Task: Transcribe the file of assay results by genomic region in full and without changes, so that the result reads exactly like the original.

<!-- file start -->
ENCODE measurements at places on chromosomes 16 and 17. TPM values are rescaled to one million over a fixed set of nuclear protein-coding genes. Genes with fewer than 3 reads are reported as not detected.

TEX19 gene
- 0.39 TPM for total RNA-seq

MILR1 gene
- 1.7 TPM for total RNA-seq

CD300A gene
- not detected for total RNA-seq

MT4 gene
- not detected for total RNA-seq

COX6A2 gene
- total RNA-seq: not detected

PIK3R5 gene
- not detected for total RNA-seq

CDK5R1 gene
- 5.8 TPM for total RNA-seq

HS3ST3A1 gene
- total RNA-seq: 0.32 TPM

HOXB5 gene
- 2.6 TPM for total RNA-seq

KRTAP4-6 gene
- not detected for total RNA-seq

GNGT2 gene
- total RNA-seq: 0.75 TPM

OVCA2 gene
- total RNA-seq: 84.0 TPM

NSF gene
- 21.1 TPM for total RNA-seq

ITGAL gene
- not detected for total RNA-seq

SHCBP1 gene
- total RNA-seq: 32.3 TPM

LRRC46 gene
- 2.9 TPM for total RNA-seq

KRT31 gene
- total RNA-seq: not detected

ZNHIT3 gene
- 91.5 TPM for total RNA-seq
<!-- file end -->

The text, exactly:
ENCODE measurements at places on chromosomes 16 and 17. TPM values are rescaled to one million over a fixed set of nuclear protein-coding genes. Genes with fewer than 3 reads are reported as not detected.

TEX19 gene
- 0.39 TPM for total RNA-seq

MILR1 gene
- 1.7 TPM for total RNA-seq

CD300A gene
- not detected for total RNA-seq

MT4 gene
- not detected for total RNA-seq

COX6A2 gene
- total RNA-seq: not detected

PIK3R5 gene
- not detected for total RNA-seq

CDK5R1 gene
- 5.8 TPM for total RNA-seq

HS3ST3A1 gene
- total RNA-seq: 0.32 TPM

HOXB5 gene
- 2.6 TPM for total RNA-seq

KRTAP4-6 gene
- not detected for total RNA-seq

GNGT2 gene
- total RNA-seq: 0.75 TPM

OVCA2 gene
- total RNA-seq: 84.0 TPM

NSF gene
- 21.1 TPM for total RNA-seq

ITGAL gene
- not detected for total RNA-seq

SHCBP1 gene
- total RNA-seq: 32.3 TPM

LRRC46 gene
- 2.9 TPM for total RNA-seq

KRT31 gene
- total RNA-seq: not detected

ZNHIT3 gene
- 91.5 TPM for total RNA-seq